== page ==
Are you ready to go back to work?

Many people return to work within two to three months of a heart attack – though some will need to make adjustments. If your health is under control and your job involves light duties, you may even be able to return within six weeks.1

How soon you’re able to actually return depends on your treatment, recovery or maintenance therapy, and on the type of job you do.

Some roles – such as those in the police force, fire and rescue services – legally require peak physical fitness. In others, such as long-distance driving, you need to be in good health. But  there are plenty of jobs where you can decide with your doctor when you’re fit to go back. 

There are no specific tests before your doctor signs you back to work – it very much depends on you as an individual, and an overall assessment of your progress

Will I get sick pay?

There are two main types of sick pay:2

  - Statutory sick pay is available to any worker, subject to qualifying conditions. Even if you’re self-employed, you may be able to claim sick pay.

- Contractual or company/occupational sick pay is paid by the employer and is more generous – normally the employee’s full salary for a certain period, then reducing it on a sliding scale. For example, 12 weeks at full pay, 12 weeks at 75 per cent, and 12 weeks at 50 per cent. 

After a certain period, your company will need a sickness certificate from your doctor. Find out more about sick pay at

Managing your finances

If you’re considering other options, such as going back to work part-time, retiring or changing jobs, this may affect your income and your pension. You’ll need to consider the implications carefully. The Money Advice Service is a free, independent Government advice service that can help you manage your finances.You can also find out how much State Pension you should receive at as well as find information about whether you’re entitled to illness or carer benefits.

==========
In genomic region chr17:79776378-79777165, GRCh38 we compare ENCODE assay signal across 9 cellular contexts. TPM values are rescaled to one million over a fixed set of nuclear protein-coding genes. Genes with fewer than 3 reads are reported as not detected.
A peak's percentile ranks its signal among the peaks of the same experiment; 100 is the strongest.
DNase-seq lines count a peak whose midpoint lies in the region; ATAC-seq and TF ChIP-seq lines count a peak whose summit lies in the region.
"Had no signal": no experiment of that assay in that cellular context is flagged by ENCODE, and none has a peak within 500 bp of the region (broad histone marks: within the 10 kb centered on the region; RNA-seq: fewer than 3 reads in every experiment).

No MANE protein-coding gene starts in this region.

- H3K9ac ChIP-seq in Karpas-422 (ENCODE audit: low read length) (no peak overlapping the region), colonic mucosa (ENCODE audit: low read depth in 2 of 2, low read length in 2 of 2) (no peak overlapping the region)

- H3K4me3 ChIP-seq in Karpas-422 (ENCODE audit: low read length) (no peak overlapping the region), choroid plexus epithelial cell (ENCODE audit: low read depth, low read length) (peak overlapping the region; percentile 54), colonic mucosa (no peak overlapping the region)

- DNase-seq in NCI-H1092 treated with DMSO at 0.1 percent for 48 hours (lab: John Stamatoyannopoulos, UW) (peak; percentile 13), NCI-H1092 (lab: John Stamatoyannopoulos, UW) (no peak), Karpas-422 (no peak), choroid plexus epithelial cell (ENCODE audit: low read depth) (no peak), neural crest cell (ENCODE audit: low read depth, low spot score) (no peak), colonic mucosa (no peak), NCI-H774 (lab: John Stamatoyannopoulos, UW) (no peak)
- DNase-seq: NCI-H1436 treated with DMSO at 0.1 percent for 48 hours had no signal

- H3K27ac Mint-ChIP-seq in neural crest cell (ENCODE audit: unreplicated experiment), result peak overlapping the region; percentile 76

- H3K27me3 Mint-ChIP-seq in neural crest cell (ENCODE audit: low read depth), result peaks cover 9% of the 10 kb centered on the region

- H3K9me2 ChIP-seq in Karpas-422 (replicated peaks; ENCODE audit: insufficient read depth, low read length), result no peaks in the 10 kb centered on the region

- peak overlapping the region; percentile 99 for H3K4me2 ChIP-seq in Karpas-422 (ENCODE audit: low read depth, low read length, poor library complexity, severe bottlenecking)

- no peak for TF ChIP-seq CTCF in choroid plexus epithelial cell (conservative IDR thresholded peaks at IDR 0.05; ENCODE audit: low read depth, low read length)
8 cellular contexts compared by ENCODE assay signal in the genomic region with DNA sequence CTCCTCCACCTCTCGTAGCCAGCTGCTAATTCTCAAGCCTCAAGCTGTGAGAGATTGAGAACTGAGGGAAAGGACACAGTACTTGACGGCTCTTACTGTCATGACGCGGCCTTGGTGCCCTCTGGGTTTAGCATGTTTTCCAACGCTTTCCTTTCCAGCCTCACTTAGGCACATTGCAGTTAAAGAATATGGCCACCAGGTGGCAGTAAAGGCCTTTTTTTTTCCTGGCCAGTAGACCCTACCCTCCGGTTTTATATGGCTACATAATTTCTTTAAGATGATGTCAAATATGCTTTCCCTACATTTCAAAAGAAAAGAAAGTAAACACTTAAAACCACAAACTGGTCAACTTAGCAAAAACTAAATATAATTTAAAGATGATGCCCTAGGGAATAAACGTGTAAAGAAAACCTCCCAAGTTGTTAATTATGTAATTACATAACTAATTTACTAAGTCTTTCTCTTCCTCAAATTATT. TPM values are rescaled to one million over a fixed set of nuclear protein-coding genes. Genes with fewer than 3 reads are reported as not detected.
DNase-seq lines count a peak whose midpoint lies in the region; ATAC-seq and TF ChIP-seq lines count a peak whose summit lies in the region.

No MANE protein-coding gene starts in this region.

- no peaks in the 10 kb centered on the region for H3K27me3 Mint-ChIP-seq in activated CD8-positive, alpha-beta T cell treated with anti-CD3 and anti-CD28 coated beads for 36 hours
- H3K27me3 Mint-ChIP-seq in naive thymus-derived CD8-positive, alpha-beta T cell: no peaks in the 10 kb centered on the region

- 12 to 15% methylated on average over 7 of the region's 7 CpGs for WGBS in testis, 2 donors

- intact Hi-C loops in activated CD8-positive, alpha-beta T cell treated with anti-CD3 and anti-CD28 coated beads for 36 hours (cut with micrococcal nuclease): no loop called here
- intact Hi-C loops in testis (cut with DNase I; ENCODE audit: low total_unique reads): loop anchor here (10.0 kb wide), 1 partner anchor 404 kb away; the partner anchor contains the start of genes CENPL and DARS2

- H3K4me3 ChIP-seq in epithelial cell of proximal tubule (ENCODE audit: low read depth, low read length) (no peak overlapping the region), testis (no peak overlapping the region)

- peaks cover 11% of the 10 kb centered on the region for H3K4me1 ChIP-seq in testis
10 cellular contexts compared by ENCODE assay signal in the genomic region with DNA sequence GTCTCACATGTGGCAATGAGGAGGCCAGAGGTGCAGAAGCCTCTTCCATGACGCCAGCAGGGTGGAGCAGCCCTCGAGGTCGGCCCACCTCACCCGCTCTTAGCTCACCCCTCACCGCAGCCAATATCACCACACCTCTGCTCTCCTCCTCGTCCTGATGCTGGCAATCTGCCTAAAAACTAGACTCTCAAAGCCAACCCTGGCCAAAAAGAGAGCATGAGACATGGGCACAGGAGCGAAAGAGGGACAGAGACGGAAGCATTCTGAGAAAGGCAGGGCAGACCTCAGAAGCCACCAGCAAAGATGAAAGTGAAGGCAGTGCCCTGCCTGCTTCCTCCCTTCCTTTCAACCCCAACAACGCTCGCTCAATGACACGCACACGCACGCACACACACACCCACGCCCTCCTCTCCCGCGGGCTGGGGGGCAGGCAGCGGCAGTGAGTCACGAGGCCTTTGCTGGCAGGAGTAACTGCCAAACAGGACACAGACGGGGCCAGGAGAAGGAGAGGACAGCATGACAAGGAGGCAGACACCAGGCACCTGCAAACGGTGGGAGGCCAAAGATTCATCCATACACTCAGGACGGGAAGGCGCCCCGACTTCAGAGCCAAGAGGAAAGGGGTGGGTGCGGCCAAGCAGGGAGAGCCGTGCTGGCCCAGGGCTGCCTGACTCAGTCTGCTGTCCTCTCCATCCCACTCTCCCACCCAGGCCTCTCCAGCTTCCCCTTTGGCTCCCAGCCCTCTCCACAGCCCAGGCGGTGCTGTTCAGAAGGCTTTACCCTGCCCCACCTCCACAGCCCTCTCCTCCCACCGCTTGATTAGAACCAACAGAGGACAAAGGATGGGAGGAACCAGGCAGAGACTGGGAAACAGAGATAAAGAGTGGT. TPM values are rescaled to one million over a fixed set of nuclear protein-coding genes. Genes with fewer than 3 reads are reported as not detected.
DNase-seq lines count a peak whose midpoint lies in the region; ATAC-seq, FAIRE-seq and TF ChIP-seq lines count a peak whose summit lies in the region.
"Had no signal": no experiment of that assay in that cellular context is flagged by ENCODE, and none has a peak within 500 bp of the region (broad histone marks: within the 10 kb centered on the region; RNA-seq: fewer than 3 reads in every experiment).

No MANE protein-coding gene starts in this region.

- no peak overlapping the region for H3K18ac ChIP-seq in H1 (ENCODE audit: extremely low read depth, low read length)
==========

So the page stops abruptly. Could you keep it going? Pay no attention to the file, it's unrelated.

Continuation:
Talking to your employer 

Once you have a clearer idea about how to manage your heart health from your team of health professionals, and you’ve mulled it over with family and friends, it’s time to speak to your employer about your options. You may want to consider:

- Arrange to speak to your manager and try to get them on side by being positive but honest. Let them know what you need and what will help you. Ask questions to find out what’s been going on while you’ve been away.

- Decide what you want to share with colleagues – having their support will help ensure you’re not overloaded.

- You can ask your company’s HR department, or your GP, about having an assessment carried out by an occupational therapist. They can put a ‘return to work’ plan into place if necessary.

- If you’re not able to carry out all the day-to-day tasks you had been doing, then your employer is legally obliged to make reasonable adjustments. This may include considering requests for flexible working or moving you to a less physically demanding role. Find out more at

Applying for a new job

If you decide that it’s time to find a new job, you don’t have to tell your prospective employers about your heart condition during the application process. Employers are not allowed to ask questions about health before offering someone a job, except in exceptional circumstances.

Taking retirement

Retiring can be a positive step and give you more time to indulge in activities you enjoy, try new things or finally take that dream holiday. You may also consider voluntary work see; or going back to studying –


Learning how to manage stress better can help you plan your return to work. Read our tips.